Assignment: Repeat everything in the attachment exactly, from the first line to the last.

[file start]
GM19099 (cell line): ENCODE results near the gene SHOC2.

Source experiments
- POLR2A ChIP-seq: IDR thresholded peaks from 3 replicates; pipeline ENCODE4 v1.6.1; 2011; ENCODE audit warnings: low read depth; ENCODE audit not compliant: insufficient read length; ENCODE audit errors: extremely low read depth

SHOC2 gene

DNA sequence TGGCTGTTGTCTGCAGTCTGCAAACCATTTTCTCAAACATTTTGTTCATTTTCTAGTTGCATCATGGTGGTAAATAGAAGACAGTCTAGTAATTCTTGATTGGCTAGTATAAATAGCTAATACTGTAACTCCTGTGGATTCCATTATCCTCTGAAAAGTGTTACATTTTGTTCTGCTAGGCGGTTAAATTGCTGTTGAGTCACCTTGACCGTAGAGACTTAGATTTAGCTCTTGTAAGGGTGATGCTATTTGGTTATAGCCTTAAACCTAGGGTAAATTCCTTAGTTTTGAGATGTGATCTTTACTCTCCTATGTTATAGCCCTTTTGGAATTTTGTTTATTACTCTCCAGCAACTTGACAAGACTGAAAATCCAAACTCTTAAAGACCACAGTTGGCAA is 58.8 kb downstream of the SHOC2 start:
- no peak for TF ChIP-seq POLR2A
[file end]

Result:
GM19099 (cell line): ENCODE results near the gene SHOC2.

Source experiments
- POLR2A ChIP-seq: IDR thresholded peaks from 3 replicates; pipeline ENCODE4 v1.6.1; 2011; ENCODE audit warnings: low read depth; ENCODE audit not compliant: insufficient read length; ENCODE audit errors: extremely low read depth

SHOC2 gene

DNA sequence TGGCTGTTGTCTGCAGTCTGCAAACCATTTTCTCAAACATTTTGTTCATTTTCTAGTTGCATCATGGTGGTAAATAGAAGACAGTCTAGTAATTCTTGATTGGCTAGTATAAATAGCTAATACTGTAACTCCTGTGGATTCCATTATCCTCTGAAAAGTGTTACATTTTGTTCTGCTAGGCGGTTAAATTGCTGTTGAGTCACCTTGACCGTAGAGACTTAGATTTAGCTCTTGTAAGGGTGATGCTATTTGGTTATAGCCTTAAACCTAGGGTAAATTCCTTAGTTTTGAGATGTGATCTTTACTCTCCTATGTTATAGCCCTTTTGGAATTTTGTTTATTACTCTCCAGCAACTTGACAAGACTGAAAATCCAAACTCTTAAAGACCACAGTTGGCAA is 58.8 kb downstream of the SHOC2 start:
- no peak for TF ChIP-seq POLR2A